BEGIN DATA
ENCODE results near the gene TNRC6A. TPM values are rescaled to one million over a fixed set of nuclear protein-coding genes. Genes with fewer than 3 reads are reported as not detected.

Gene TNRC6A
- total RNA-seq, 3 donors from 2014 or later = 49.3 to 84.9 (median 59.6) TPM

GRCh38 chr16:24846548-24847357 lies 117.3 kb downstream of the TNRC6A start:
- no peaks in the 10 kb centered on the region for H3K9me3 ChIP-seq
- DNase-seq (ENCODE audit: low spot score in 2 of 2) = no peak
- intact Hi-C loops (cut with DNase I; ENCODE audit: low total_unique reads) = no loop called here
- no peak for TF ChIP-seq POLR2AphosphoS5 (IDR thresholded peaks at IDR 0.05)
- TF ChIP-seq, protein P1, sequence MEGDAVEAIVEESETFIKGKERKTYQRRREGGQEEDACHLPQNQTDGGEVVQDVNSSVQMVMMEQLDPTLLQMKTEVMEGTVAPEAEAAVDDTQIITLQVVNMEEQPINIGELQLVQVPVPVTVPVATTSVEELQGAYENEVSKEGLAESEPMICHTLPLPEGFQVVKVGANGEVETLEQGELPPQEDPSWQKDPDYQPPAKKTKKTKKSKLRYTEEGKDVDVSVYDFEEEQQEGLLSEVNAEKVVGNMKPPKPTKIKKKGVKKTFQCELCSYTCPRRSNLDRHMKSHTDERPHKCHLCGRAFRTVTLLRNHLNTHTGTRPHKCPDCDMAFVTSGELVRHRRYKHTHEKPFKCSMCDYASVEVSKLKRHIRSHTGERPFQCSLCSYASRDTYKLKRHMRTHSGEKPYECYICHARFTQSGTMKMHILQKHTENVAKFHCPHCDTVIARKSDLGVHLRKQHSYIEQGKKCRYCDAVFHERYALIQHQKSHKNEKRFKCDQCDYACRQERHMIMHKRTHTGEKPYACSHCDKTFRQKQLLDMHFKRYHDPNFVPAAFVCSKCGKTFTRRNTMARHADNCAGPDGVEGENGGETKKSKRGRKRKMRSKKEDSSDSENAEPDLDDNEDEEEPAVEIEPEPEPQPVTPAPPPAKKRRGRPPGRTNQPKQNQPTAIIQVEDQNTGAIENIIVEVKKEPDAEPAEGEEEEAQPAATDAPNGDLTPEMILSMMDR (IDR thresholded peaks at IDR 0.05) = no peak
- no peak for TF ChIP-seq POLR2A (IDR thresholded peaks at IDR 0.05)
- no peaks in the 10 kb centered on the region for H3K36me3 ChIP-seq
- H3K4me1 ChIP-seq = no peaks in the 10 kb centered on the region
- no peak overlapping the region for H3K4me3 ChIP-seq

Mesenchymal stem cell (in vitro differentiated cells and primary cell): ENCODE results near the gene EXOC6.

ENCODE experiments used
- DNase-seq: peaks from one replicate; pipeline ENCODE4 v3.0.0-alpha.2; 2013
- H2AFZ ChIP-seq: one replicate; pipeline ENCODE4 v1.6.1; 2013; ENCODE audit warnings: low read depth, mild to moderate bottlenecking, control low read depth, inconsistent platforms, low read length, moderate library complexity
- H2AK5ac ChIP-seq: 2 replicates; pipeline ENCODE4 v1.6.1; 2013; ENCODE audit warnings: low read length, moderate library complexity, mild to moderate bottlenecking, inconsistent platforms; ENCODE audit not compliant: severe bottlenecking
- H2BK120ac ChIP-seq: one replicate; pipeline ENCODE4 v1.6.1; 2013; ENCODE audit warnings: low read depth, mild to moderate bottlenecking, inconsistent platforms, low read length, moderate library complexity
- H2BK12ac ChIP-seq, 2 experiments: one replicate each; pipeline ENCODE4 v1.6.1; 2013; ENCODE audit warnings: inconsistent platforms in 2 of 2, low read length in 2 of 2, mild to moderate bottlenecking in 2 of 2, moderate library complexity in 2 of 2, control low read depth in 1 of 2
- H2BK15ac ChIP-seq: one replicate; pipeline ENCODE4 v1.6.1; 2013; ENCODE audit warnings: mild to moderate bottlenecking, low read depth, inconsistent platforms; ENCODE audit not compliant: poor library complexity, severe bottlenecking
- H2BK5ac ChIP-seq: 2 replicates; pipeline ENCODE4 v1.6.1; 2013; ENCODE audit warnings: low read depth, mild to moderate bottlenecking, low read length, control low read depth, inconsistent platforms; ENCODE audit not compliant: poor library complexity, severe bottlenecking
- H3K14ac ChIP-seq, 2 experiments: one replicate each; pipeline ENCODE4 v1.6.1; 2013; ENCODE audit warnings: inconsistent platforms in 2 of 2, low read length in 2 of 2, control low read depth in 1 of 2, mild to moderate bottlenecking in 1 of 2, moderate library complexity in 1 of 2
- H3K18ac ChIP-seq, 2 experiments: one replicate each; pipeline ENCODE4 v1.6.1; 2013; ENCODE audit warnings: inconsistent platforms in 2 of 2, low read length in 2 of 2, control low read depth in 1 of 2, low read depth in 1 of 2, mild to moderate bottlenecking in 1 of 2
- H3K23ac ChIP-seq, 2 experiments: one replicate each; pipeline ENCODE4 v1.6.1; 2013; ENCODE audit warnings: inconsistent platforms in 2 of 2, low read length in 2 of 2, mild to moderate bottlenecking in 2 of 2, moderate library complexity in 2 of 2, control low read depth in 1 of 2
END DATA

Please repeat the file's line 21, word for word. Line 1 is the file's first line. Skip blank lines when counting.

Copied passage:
- H2BK15ac ChIP-seq: one replicate; pipeline ENCODE4 v1.6.1; 2013; ENCODE audit warnings: mild to moderate bottlenecking, low read depth, inconsistent platforms; ENCODE audit not compliant: poor library complexity, severe bottlenecking